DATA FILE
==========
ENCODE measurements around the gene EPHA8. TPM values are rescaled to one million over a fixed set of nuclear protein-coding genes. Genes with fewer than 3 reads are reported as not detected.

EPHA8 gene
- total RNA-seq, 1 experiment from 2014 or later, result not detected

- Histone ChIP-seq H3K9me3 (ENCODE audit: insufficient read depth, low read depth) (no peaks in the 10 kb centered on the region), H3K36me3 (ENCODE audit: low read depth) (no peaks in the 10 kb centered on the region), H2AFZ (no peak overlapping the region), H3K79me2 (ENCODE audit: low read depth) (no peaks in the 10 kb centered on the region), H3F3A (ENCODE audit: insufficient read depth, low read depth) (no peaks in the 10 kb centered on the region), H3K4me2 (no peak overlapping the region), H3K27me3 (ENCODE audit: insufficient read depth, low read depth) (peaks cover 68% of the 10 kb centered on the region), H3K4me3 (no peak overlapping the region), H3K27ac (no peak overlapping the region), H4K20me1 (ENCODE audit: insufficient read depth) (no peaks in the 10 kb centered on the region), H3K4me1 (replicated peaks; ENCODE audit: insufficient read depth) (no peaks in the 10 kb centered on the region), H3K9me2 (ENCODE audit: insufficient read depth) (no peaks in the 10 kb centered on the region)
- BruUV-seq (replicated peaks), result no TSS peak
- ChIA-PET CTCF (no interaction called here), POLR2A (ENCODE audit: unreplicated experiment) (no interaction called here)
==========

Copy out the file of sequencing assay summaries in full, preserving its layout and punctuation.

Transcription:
ENCODE measurements around the gene EPHA8. TPM values are rescaled to one million over a fixed set of nuclear protein-coding genes. Genes with fewer than 3 reads are reported as not detected.

EPHA8 gene
- total RNA-seq, 1 experiment from 2014 or later, result not detected

- Histone ChIP-seq H3K9me3 (ENCODE audit: insufficient read depth, low read depth) (no peaks in the 10 kb centered on the region), H3K36me3 (ENCODE audit: low read depth) (no peaks in the 10 kb centered on the region), H2AFZ (no peak overlapping the region), H3K79me2 (ENCODE audit: low read depth) (no peaks in the 10 kb centered on the region), H3F3A (ENCODE audit: insufficient read depth, low read depth) (no peaks in the 10 kb centered on the region), H3K4me2 (no peak overlapping the region), H3K27me3 (ENCODE audit: insufficient read depth, low read depth) (peaks cover 68% of the 10 kb centered on the region), H3K4me3 (no peak overlapping the region), H3K27ac (no peak overlapping the region), H4K20me1 (ENCODE audit: insufficient read depth) (no peaks in the 10 kb centered on the region), H3K4me1 (replicated peaks; ENCODE audit: insufficient read depth) (no peaks in the 10 kb centered on the region), H3K9me2 (ENCODE audit: insufficient read depth) (no peaks in the 10 kb centered on the region)
- BruUV-seq (replicated peaks), result no TSS peak
- ChIA-PET CTCF (no interaction called here), POLR2A (ENCODE audit: unreplicated experiment) (no interaction called here)